Video Game Review and Analysis: Ethics, Religion, and Philosophy in “Supreme Commander”

31 Aug

(Originally published June 10, 2009)

As many of you are probably well aware, I do enjoy the occasional video game – especially RTS (Real-Time Strategy) titles. This includes games such as “Age of Empires” and “Rise of Nations.” This year, I kicked off the summer by purchasing Gas Powered Games’ landmark sci-fi RTS title “Supreme Commander.” I was pleasantly surprised, upon playing the game, that there was far more to this title than just “blow up the enemy.” So, for the most part, I’ll keep this review confined to an analysis of the philosophical viewpoints advanced as part of the game’s backstory. A basic outline of the game’s premise, however, will prove useful.


“Supreme Commander” takes place in the 37th century. Advances in quantum mechanics have allowed humans to colonize the furthest reaches of the galaxy. Newly invented robotic technology allows massive armies to be constructed from a planet’s natural resources within hours. It should be a time of peace and prosperity for all of humankind. But unfortunately, as has so often happened in the course of human history, the calm doesn’t last.

An “Infinite War” breaks out between three primary factions – the United Earth Federation (UEF), the descendants of modern-day humanity; the Cybran Nation, a race of humans augmented with cybernetic AI implants; and the Aeon Illuminate, a splinter group of humans who have embraced the alien philosophy known as “The Way.” Each of these factions has a different motivation for continuing the Infinite War.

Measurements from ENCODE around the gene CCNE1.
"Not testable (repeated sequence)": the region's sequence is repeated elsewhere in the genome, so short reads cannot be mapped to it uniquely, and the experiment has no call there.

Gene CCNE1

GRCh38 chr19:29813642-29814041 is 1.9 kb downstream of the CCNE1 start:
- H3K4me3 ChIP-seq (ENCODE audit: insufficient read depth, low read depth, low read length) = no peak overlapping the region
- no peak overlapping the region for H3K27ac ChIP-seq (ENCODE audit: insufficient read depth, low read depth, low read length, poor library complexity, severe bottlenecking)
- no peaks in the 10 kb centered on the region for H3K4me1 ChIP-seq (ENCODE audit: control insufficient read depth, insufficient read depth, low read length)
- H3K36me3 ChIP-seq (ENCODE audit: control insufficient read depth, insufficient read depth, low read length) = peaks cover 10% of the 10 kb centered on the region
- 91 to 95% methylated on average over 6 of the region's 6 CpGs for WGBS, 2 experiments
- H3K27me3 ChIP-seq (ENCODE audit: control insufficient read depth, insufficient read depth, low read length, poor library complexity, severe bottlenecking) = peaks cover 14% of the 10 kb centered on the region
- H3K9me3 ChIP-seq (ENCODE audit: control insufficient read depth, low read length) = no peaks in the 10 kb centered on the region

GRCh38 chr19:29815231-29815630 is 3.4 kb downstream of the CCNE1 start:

In many ways, the United Earth Federation closely resembles modern-day society:

“The average UEF citizen is not much different from a 20th Century citizen of Earth. They are artisans, athletes, craftsmen, warriors and philosophers. They desire stability and order, but their ideas on how this should be achieved vary widely. Ancient religions are as varied and diverse as they were in pre-war days and continue to be a motivating factor for many. Even if individuals differ in their political or social perspectives, the single most common trait shared by every UEF citizen is their sense of brotherhood and community. Positively contributing to society and personal improvement is a way of life for UEF citizens. For this reason, UEF communities very rarely contain vagabonds and homeless individuals.” (Gas Powered Games, “Supreme Commander Instruction Manual,” page 19)

Sounds good, right? My first reaction upon reading this was quite positive. As Christians, we should indeed have a sense of brotherhood and community towards others, whether or not we agree with them fully. Also, this passage indicates that poverty has been conquered not by government action or the establishment of a welfare state, but rather by concerted action on the part of the individual citizens.

However, the UEF is not as ideal as it first appears. As players learn later on, the UEF was responsible for the enslavement of the Cybran Nation and the destruction of the early Aeon Illuminate members.